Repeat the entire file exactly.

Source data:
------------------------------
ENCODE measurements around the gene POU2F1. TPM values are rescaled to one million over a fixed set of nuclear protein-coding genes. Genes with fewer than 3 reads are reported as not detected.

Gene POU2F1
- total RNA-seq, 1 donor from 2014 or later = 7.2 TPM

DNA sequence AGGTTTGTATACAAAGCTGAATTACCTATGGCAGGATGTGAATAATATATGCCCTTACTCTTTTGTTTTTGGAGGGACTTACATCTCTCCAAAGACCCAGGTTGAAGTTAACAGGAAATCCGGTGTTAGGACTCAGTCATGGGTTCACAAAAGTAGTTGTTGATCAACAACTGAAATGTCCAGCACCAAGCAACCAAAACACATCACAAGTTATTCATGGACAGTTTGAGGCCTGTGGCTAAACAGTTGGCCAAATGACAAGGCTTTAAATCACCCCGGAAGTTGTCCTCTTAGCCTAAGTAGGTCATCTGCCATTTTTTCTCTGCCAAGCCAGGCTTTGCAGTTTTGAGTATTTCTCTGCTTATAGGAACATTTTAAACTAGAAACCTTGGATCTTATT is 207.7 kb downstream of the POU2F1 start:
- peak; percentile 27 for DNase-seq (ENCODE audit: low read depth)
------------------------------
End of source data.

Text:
ENCODE measurements around the gene POU2F1. TPM values are rescaled to one million over a fixed set of nuclear protein-coding genes. Genes with fewer than 3 reads are reported as not detected.

Gene POU2F1
- total RNA-seq, 1 donor from 2014 or later = 7.2 TPM

DNA sequence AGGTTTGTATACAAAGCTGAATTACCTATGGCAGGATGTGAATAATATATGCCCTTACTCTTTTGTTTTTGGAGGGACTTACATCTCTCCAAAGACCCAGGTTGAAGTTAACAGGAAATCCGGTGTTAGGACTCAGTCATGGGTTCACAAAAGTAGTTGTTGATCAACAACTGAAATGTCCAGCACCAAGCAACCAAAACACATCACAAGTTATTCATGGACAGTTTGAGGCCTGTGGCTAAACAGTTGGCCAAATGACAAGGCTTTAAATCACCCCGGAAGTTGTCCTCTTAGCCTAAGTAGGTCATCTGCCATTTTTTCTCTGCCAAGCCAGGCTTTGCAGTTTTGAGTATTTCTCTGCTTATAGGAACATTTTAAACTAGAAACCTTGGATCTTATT is 207.7 kb downstream of the POU2F1 start:
- peak; percentile 27 for DNase-seq (ENCODE audit: low read depth)